Archaeologists Find the 'Best Preserved' Bronze Age Homes in Britain

Archaeologists are excavating dwellings so well-preserved they include footprints and dishes with remnants of meals still inside.
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Archaeologists Find the 'Best Preserved' Bronze Age Homes in Britain Peter Nicholls/Reuters

Archaeologists are in the process of excavating what they're calling the best-preserved Bronze Age dwellings ever uncovered in Britain, the University of Cambridge said Tuesday.

The settlement, consisting of circular wooden houses built on stilts above water in the wetlands of eastern England, dates back roughly three millennia. The homes were destroyed by fire, which caused them to collapse into the underlying river and become sealed and preserved by waterlogged sediment.

"A dramatic fire 3,000 years ago combined with subsequent waterlogged preservation has left to us a frozen moment in time, which gives us a graphic picture of life in the Bronze Age," Duncan Wilson, chief executive of Historic England, is quoted in a news release from the University of Cambridge. Historic England, a public body that protects England's historic environment and heritage, has provided funding for the four-year excavation project at the Must Farm clay quarry in Peterborough, near Whittlesey.

The Cambridge Archaeological Unit, which is handling the excavation, has thus far uncovered charred roof timbers, textiles, dishes like cups, bowls and cookware with remnants of food that were calcified by the fire, the spine of a large cow (likely from a carcass the inhabitants were planning to butcher), glass beads, spears and daggers, a copper spindle, a human skull and even footprints.

"It feels almost rude to be intruding," Mark Knight, site director for the excavation, told The Guardian. "It doesn't feel like archaeology any more, it feels like somebody's house has burned down and we're going in and picking over their goods," which he explained were abundant and indicated wealth.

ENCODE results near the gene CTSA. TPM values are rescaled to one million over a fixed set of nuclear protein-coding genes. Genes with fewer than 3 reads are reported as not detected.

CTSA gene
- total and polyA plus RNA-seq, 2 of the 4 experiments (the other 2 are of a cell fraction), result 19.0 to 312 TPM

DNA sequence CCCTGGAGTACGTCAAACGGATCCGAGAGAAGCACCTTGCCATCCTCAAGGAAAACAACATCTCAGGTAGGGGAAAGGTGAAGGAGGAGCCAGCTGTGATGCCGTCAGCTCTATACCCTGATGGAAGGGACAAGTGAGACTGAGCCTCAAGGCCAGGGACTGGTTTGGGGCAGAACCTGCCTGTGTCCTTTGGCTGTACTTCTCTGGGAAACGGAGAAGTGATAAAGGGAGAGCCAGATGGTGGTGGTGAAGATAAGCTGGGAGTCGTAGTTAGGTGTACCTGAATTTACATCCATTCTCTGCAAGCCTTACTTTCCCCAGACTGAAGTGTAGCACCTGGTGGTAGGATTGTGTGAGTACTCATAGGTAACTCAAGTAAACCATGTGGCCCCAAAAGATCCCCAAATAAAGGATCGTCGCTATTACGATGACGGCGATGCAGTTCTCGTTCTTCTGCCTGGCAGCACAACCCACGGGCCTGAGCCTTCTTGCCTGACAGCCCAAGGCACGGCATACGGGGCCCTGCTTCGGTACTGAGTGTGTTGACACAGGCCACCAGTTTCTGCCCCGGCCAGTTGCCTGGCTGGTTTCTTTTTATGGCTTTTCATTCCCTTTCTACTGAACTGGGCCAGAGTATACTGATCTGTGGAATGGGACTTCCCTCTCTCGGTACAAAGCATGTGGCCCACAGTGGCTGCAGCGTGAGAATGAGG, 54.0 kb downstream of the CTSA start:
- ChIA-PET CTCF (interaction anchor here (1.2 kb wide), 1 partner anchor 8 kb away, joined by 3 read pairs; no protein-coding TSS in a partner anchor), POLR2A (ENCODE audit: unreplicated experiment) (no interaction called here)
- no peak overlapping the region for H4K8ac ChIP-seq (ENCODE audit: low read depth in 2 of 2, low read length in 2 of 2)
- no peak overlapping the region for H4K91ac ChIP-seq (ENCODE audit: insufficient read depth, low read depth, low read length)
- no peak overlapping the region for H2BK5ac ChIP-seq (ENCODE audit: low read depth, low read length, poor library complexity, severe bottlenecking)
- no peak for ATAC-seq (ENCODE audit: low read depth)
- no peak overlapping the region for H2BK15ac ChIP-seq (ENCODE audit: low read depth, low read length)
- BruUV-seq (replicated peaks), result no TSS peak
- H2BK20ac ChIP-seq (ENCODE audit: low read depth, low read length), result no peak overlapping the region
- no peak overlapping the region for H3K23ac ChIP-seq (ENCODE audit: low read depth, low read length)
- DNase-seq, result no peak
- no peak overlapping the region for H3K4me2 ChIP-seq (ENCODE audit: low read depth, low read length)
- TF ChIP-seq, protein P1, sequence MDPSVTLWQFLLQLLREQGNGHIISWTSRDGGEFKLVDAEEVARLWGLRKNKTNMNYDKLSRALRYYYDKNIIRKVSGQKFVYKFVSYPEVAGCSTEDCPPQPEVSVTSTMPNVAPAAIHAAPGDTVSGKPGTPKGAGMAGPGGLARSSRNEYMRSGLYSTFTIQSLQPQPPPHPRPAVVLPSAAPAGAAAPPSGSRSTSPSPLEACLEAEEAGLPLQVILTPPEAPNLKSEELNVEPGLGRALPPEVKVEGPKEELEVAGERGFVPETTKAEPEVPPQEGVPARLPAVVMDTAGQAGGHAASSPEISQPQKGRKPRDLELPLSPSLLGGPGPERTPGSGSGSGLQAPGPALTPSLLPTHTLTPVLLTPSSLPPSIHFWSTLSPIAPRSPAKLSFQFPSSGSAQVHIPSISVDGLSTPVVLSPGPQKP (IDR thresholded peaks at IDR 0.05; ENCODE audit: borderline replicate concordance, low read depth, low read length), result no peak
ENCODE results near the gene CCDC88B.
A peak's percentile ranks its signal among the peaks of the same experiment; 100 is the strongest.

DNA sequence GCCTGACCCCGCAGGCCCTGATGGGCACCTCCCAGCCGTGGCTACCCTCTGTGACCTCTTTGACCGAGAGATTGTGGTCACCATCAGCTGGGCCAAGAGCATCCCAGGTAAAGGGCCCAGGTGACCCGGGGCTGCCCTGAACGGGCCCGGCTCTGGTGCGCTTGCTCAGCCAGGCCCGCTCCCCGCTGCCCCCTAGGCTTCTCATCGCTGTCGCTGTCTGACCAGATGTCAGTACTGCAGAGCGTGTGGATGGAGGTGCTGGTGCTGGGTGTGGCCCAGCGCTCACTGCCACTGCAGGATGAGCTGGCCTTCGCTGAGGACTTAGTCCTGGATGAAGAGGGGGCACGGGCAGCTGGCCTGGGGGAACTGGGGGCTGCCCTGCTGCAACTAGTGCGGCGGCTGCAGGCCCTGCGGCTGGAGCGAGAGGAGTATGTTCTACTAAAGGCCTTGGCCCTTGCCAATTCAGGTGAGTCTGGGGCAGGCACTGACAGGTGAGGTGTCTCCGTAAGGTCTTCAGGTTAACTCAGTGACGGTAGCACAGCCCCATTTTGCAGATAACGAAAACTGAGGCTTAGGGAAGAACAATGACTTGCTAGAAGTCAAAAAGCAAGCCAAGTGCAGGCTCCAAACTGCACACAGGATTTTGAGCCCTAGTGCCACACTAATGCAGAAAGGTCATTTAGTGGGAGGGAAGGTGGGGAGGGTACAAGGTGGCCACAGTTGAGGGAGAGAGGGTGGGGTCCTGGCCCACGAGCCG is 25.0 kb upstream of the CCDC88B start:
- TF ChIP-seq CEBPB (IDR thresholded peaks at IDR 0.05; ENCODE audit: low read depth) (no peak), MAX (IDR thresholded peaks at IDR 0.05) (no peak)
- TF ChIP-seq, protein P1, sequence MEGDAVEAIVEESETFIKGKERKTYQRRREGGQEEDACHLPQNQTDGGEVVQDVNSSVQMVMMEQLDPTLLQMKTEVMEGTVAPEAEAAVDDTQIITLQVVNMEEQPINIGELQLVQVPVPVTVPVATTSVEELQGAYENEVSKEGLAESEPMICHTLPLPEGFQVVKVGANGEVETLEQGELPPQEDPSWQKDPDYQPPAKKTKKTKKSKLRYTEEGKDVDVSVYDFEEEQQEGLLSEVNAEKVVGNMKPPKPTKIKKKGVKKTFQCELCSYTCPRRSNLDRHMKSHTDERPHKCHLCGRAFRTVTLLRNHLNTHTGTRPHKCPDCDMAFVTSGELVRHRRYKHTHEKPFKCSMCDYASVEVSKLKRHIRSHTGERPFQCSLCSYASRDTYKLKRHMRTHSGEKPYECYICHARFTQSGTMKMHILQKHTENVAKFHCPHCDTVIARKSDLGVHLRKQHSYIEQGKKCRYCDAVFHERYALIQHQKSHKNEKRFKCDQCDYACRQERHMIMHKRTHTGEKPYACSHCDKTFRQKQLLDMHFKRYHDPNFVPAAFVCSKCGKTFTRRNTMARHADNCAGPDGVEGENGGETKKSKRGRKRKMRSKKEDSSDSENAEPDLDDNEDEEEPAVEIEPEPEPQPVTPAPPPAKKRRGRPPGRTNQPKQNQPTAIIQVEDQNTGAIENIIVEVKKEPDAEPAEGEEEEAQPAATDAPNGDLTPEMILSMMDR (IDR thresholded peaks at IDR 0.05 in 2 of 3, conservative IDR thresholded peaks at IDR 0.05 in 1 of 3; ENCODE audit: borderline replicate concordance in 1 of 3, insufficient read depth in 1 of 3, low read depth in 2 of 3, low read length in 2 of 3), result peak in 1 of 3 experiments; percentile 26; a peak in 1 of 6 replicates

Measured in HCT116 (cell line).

Metalwork, including a sword and a rapier, as well as log boats had previously been found in this area. Now, the team is discovering "the perfectly preserved remains of prehistoric settlement," Knight is quoted as saying in the Cambridge release. The site director has compared the find to Pompeii. "Everything suggests the site is not a one-off but in fact presents a template of an undiscovered community that thrived 3,000 years ago."

After the artifacts are excavated and conserved, they will be displayed at local venues including the Peterborough Museum, according to the Cambridge release.

"Usually at a Later Bronze Age period site you get pits, post-holes and maybe one or two really exciting metal finds. Convincing people that such places were once thriving settlements takes some imagination," David Gibson, the archaeological manager at CAU, said.

"But this time so much more has been preserved," he added. "We can actually see everyday life during the Bronze Age in the round."

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Archaeologists from the University of Cambridge Archaeological Unit uncover Bronze Age wooden houses preserved in silt from a quarry near Peterborough, Britain, on January 12, 2016. Peter Nicholls/Reuters